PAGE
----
Even seasoned travellers are not immune from travel nightmares. The best laid plans can unravel in an instant. And, as in life, one loose thread can quickly lead to a complete unravelling.
I love to travel. There’s just something about landing in a new place and seeing what life is like there. I’ve travelled to about 80 countries in the world and I have no plans to stop. One of the things I like most about travelling is getting there.
I love flying. It’s about the only place, nowadays, where you can just get away from it all. I have to say, I even love the airplane food. It used to be the only place where I would eat vegetables.
Earlier this year, I signed a contract to work at the inaugural European Games in Baku, Azerbaijan, for three weeks in June. A few weeks later, I was contracted to another event, the Pacific Games in Port Moresby, Papua New Guinea (PNG).
There was a slight hitch. The boss in PNG, I’ll call her Susan, wanted me there, halfway around the world, on the same day my contract ended in Azerbaijan. After exchanging one or two emails, we had worked out a schedule that would allow me to complete both contracts. It was going to be an exciting summer. Little did I realise at the time just how exciting.
In February, I booked a non-changeable, non-refundable return flight to Baku from London, UK. It would get me back to London on June 22 and give me time to get from Gatwick to my home, do a few chores, return to Heathrow and catch the flight to PNG.
I told Susan which flight would be the best to book for me for my long journey to the South Pacific; London, Singapore, Brisbane, Port Moresby. There was a Singapore Airlines flight out of London at 10:10pm on June 22nd that would get me to Port Moresby two days later.
My boss agreed that booking a flight from London to Port Moresby would be easier than booking it out of Baku since I already had a return ticket to London. I agreed to pay the extra cost of flying out of London to get the maximum frequent flyer miles for the flight. All seemed pretty straight forward. Summer 2015 was all planned.
Well, jump ahead to the beginning of April. My travel contact in Port Moresby, let me call her Carol, emails and states that it’s best for me to get a return ticket London to Baku because it’s easier for her to book a return ticket for Port Moresby out of London than Baku .
Fair enough, this would keep the travel plans for my two contracts completely separate AND I had already bought my London Baku return ticket. Susan and I had discussed this exact arrangement a couple of months earlier. In a return email, I tell Carol about the Singapore Airlines flight leaving at 10:10pm on June 22, the one Susan and I had agreed to in February.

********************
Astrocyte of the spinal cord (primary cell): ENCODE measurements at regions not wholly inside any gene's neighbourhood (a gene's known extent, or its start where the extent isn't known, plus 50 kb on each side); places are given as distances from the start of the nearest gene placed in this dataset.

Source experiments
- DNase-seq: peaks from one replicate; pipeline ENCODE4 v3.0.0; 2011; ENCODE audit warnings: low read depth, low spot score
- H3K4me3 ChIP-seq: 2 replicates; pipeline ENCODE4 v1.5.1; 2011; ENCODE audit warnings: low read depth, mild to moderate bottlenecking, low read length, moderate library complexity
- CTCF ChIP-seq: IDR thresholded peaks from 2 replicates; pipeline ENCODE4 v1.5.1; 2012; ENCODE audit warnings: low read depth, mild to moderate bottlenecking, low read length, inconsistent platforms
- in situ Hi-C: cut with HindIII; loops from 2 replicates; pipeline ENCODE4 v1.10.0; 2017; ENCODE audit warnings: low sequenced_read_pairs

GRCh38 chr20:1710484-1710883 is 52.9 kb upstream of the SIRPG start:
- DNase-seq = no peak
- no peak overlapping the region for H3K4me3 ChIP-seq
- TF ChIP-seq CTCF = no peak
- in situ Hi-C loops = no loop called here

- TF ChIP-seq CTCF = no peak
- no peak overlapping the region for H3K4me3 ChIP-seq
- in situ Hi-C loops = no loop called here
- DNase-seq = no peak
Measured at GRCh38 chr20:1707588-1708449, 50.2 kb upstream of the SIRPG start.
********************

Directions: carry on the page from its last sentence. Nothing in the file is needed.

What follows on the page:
Susan then gets back to me with a flight leaving London not at 10:10pm but at 8:50pm on June 22nd. I tell her that it’s too tight a turnaround for London, given that I return from Baku that same day, and that the 10pm flight is better.
After a couple of back and forth emails, I tell Susan that the 8:50pm flight is just enough time to get from Gatwick to my house, do what I have to do and then get to Heathrow. If I experience any delays on my Baku flight the entire itinerary to PNG will fall apart. So, I tell her to book me on the Singapore Airlines flight at 8:50pm on June 23rd, same itinerary, just all a day later. A few days later I hear that the big bosses approved the date change to June 23nd. By this time, it’s the beginning of June and I’m in Baku working.
My itinerary arrives by email. Susan has me leaving Baku to London on June 21st before I have even finished my duties in Baku. I calmly explain to her that I didn’t need, never needed, a flight from Baku to London, because I already have one. I was shocked by her response, “Wouldn’t it be wise to advise that you already purchased a Baku/London ticket?”
I couldn’t believe what I was reading. I had previously told both Susan and Carol on several occasions that they didn’t need to book me a flight back to London. And again Carol comes back with “You did not mention about purchasing a Baku/London ticket.” While all this is going on, the European Games have started and I’m trying to coordinate my media team’s news coverage of the gymnastics competition. Clearly, travel nightmares can begin before you even start your journey.
So, we start again, I tell Carol that I need a flight from London to PNG leaving on June 23rd and returning to London on July 25th. I also mention that the Singapore Airlines flight that leaves Heathrow at 8:50pm is a good choice.
After a few days of silence, Carol emails and asks if I can get a refund on my original ticket as she would lose the entire fare if she cancels and rebooks her ticket. After more toing and froing, I tell her that I will forfeit my ticket back to London as long as she books my flight to London, so that she can minimize her losses.
Carol then asks if I want to fly Baku via Dubai to London on June 22nd or Baku via Istanbul to London on the same day. I say Istanbul as I’m a Star Alliance member and I’ll get frequent flyer points.
When my itinerary arrives, Carol has me booked through, not Dubai nor Istanbul but, Moscow to London on the first leg of my journey. All I could do was shake my head. I like to avoid Moscow at all cost while travelling, but I bite my tongue and just asked if I need a visa. “No visa needed,” Carol told me. So, it’s Baku, Moscow, London, Dubai, Singapore, Port Moresby.
All is good…so I thought. I send my travel details to my future colleague in Port Moresby. She brings it to my attention that I arrive in Singapore on June 24th, and leave Singapore for Port Moresby on June 23rd. I am in disbelief, but a glance at my itinerary tells me she is right. The reason I didn’t notice is that the ticket came in different bits. Carol was notified of the error and replied “not to worry.” She had sent me the wrong paperwork and it would be rectified as soon as possible.
What came next was a new itinerary spelled out in the greatest of detail; London to Dubai (next day arrival); Dubai to Singapore (next day arrival); Singapore to Dubai (next day arrival). Wait a minute, I thought, ‘Dubai to Singapore should be same day arrival.’ I couldn’t believe what I was reading. It had to be a typo.
Well, contact with Carol determined that it wasn’t a typo but another mistake. So, now I had a 24-hour stopover in Singapore because of the confusion. An adventure it was going to be.